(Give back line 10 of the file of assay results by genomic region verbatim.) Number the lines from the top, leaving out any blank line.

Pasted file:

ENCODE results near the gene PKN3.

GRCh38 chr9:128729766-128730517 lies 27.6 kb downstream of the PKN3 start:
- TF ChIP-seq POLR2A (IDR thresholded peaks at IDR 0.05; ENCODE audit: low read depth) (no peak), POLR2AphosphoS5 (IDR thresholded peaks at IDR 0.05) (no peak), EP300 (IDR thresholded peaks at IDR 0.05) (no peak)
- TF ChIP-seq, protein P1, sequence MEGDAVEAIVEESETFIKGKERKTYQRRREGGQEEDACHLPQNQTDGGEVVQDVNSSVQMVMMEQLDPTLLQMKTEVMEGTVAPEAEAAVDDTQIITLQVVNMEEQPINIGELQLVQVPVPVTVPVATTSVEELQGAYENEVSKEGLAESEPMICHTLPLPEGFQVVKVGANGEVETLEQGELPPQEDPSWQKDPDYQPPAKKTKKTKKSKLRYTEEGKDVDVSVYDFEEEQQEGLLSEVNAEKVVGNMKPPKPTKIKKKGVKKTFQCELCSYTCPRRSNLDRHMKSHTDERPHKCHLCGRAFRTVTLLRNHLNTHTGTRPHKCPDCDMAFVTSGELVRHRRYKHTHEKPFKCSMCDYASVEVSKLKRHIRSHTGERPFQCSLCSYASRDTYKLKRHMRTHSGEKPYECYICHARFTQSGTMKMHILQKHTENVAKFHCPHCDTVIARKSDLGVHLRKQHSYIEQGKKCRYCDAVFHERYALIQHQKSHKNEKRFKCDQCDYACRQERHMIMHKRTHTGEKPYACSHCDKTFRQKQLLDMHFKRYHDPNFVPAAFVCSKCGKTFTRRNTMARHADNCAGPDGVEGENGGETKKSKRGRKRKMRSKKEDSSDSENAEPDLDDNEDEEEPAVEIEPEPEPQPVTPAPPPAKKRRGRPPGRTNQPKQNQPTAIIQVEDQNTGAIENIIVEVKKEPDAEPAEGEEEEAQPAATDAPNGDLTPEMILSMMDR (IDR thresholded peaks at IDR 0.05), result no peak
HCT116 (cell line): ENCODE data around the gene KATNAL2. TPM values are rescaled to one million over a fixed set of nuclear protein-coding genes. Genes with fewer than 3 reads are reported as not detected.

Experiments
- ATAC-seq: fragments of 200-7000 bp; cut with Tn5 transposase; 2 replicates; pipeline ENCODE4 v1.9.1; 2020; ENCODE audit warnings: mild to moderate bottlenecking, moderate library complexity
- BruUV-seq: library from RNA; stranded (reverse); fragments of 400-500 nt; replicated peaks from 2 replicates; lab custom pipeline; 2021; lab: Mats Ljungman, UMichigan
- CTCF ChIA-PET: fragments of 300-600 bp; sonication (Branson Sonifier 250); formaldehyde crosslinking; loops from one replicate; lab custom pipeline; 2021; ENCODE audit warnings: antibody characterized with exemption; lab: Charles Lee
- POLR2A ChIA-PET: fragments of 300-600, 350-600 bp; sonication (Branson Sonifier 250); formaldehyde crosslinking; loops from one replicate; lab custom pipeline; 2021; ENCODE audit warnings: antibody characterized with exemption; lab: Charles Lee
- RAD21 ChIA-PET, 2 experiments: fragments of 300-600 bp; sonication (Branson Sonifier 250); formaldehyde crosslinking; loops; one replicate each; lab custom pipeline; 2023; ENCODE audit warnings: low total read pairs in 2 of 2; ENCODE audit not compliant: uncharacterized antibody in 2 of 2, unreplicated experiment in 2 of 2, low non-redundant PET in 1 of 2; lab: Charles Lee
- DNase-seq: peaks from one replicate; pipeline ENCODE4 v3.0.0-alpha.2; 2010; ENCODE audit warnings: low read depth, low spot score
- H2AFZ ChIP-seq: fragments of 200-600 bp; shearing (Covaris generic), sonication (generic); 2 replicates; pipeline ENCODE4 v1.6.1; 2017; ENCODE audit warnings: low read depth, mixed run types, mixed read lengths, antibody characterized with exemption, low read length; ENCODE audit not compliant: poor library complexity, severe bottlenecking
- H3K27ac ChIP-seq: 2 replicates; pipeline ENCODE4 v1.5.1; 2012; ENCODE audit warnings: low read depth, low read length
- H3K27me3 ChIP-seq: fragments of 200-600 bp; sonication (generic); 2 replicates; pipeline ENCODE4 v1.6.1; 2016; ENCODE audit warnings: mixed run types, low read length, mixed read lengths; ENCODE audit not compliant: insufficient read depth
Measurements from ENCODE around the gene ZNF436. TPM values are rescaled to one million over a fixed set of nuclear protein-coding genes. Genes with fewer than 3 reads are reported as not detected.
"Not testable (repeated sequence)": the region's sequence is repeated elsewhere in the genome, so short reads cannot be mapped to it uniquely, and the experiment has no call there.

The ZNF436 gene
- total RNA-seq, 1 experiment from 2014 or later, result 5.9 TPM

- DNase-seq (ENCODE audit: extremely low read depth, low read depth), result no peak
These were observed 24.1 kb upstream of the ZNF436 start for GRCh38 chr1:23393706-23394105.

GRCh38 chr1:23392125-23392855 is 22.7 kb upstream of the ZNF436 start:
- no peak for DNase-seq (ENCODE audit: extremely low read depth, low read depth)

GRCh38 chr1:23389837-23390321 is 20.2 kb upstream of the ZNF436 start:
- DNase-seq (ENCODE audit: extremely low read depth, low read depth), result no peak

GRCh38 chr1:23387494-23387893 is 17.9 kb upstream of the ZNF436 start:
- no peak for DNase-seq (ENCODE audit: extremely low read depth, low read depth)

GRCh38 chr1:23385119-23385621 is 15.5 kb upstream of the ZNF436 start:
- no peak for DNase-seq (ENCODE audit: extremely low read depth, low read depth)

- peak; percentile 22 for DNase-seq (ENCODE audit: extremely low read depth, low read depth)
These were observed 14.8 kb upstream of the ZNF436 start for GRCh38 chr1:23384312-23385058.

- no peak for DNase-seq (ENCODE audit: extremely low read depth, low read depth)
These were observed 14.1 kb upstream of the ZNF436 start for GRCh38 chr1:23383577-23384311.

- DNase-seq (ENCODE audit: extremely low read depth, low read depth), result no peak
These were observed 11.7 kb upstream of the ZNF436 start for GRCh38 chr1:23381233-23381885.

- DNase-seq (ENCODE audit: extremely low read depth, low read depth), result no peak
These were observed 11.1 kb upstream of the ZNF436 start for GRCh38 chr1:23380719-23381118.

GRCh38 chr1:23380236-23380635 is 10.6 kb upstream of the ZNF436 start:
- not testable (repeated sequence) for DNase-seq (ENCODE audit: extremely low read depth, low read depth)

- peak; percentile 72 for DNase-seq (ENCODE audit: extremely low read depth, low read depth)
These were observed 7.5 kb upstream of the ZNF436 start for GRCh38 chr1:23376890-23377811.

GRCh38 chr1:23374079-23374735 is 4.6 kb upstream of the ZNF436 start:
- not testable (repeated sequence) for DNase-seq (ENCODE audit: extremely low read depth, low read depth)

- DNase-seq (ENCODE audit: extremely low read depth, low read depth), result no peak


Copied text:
- POLR2A ChIA-PET: fragments of 300-600, 350-600 bp; sonication (Branson Sonifier 250); formaldehyde crosslinking; loops from one replicate; lab custom pipeline; 2021; ENCODE audit warnings: antibody characterized with exemption; lab: Charles Lee